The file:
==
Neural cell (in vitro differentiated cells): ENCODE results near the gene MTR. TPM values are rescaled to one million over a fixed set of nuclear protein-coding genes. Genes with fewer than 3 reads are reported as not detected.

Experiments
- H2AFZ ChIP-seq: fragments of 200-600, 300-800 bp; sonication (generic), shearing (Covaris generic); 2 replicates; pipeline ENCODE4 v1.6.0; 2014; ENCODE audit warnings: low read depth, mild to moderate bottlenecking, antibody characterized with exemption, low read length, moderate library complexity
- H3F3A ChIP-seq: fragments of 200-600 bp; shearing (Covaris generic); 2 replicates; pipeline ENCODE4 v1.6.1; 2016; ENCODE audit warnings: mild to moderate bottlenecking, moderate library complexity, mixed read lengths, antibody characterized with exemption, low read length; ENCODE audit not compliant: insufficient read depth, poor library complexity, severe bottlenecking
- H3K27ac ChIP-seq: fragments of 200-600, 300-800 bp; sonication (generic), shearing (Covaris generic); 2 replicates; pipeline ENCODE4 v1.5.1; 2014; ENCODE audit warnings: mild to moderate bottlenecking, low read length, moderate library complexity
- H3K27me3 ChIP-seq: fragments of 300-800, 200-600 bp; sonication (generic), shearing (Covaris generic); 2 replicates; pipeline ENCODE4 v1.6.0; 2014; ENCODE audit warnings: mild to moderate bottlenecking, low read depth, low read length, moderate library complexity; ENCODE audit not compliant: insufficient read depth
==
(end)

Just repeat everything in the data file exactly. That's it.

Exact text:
Neural cell (in vitro differentiated cells): ENCODE results near the gene MTR. TPM values are rescaled to one million over a fixed set of nuclear protein-coding genes. Genes with fewer than 3 reads are reported as not detected.

Experiments
- H2AFZ ChIP-seq: fragments of 200-600, 300-800 bp; sonication (generic), shearing (Covaris generic); 2 replicates; pipeline ENCODE4 v1.6.0; 2014; ENCODE audit warnings: low read depth, mild to moderate bottlenecking, antibody characterized with exemption, low read length, moderate library complexity
- H3F3A ChIP-seq: fragments of 200-600 bp; shearing (Covaris generic); 2 replicates; pipeline ENCODE4 v1.6.1; 2016; ENCODE audit warnings: mild to moderate bottlenecking, moderate library complexity, mixed read lengths, antibody characterized with exemption, low read length; ENCODE audit not compliant: insufficient read depth, poor library complexity, severe bottlenecking
- H3K27ac ChIP-seq: fragments of 200-600, 300-800 bp; sonication (generic), shearing (Covaris generic); 2 replicates; pipeline ENCODE4 v1.5.1; 2014; ENCODE audit warnings: mild to moderate bottlenecking, low read length, moderate library complexity
- H3K27me3 ChIP-seq: fragments of 300-800, 200-600 bp; sonication (generic), shearing (Covaris generic); 2 replicates; pipeline ENCODE4 v1.6.0; 2014; ENCODE audit warnings: mild to moderate bottlenecking, low read depth, low read length, moderate library complexity; ENCODE audit not compliant: insufficient read depth